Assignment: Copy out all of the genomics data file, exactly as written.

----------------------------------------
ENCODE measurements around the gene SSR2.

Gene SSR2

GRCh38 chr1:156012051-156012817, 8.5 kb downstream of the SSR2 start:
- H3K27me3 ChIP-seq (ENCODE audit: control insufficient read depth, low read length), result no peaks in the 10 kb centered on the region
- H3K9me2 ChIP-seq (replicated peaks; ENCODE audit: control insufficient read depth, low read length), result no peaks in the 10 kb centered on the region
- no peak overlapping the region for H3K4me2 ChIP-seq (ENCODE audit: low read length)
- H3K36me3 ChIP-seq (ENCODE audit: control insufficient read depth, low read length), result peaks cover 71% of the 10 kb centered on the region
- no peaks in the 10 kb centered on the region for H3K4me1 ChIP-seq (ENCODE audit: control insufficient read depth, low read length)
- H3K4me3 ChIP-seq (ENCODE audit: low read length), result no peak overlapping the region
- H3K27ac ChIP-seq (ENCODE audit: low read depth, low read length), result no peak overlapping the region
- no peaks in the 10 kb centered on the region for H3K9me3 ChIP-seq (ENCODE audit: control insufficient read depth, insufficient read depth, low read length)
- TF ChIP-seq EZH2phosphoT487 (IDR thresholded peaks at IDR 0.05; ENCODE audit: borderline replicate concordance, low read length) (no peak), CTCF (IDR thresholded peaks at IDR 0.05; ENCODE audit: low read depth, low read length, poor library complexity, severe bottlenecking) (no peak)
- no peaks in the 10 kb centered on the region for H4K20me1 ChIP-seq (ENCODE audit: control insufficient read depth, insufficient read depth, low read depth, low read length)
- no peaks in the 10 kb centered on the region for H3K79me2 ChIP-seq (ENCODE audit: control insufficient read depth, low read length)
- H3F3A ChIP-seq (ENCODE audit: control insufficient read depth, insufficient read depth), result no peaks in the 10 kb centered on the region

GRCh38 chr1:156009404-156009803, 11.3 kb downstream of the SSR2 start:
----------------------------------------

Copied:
ENCODE measurements around the gene SSR2.

Gene SSR2

GRCh38 chr1:156012051-156012817, 8.5 kb downstream of the SSR2 start:
- H3K27me3 ChIP-seq (ENCODE audit: control insufficient read depth, low read length), result no peaks in the 10 kb centered on the region
- H3K9me2 ChIP-seq (replicated peaks; ENCODE audit: control insufficient read depth, low read length), result no peaks in the 10 kb centered on the region
- no peak overlapping the region for H3K4me2 ChIP-seq (ENCODE audit: low read length)
- H3K36me3 ChIP-seq (ENCODE audit: control insufficient read depth, low read length), result peaks cover 71% of the 10 kb centered on the region
- no peaks in the 10 kb centered on the region for H3K4me1 ChIP-seq (ENCODE audit: control insufficient read depth, low read length)
- H3K4me3 ChIP-seq (ENCODE audit: low read length), result no peak overlapping the region
- H3K27ac ChIP-seq (ENCODE audit: low read depth, low read length), result no peak overlapping the region
- no peaks in the 10 kb centered on the region for H3K9me3 ChIP-seq (ENCODE audit: control insufficient read depth, insufficient read depth, low read length)
- TF ChIP-seq EZH2phosphoT487 (IDR thresholded peaks at IDR 0.05; ENCODE audit: borderline replicate concordance, low read length) (no peak), CTCF (IDR thresholded peaks at IDR 0.05; ENCODE audit: low read depth, low read length, poor library complexity, severe bottlenecking) (no peak)
- no peaks in the 10 kb centered on the region for H4K20me1 ChIP-seq (ENCODE audit: control insufficient read depth, insufficient read depth, low read depth, low read length)
- no peaks in the 10 kb centered on the region for H3K79me2 ChIP-seq (ENCODE audit: control insufficient read depth, low read length)
- H3F3A ChIP-seq (ENCODE audit: control insufficient read depth, insufficient read depth), result no peaks in the 10 kb centered on the region

GRCh38 chr1:156009404-156009803, 11.3 kb downstream of the SSR2 start: